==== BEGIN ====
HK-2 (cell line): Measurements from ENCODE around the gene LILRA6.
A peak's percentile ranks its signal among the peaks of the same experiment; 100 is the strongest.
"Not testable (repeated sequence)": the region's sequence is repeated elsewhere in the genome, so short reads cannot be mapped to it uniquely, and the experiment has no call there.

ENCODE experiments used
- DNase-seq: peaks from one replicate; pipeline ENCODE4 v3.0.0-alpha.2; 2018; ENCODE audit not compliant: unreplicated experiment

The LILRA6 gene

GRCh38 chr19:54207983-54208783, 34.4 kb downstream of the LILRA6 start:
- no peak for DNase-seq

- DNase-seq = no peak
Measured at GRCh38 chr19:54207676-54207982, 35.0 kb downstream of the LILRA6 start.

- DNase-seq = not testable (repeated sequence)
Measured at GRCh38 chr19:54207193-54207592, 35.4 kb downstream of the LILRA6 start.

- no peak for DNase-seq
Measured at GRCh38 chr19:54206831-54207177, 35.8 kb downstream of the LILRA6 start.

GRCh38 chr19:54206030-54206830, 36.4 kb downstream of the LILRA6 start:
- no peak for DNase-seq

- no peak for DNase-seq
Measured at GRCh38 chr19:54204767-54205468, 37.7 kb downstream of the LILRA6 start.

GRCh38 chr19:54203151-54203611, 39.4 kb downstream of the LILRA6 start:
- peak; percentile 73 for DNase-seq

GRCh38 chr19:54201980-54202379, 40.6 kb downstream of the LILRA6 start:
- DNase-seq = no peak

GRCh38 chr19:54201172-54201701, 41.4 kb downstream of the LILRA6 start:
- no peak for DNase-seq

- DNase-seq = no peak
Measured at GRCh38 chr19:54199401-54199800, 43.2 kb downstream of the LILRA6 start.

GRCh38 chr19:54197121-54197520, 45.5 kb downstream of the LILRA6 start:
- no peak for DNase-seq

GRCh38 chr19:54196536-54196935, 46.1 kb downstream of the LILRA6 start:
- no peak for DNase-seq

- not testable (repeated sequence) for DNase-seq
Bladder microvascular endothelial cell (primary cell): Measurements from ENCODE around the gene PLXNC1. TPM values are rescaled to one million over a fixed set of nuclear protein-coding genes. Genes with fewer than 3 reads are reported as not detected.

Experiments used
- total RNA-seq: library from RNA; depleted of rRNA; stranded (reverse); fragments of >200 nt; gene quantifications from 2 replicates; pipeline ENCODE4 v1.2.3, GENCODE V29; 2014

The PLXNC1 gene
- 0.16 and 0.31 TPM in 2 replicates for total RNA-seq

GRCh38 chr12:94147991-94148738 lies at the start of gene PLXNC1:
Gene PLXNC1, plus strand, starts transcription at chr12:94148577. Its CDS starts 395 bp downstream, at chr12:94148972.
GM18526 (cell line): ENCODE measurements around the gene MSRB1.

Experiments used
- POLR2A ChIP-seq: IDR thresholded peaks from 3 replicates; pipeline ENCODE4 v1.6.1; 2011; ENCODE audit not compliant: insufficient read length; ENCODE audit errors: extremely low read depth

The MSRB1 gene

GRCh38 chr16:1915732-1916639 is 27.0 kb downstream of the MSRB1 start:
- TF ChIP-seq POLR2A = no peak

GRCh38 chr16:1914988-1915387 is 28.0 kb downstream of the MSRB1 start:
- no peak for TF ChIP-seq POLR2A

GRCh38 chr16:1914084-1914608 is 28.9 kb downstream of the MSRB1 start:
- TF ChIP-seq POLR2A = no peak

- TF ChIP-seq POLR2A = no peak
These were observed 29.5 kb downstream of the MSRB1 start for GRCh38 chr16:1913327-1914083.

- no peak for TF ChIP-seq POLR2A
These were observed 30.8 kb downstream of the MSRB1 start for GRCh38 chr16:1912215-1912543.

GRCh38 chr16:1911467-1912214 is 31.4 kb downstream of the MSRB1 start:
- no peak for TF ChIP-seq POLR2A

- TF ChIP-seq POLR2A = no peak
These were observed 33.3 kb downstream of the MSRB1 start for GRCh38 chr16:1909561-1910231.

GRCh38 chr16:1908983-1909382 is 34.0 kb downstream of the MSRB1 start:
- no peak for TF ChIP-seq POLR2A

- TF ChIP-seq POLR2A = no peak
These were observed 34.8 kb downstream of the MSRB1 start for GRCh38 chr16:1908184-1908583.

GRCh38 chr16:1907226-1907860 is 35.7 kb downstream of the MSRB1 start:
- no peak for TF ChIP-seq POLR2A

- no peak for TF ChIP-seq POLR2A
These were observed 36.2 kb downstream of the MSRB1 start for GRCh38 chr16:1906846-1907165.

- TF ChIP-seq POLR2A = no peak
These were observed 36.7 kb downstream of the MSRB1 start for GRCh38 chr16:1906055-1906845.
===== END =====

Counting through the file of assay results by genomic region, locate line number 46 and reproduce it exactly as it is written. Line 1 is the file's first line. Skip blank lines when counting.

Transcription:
- no peak for TF ChIP-seq POLR2A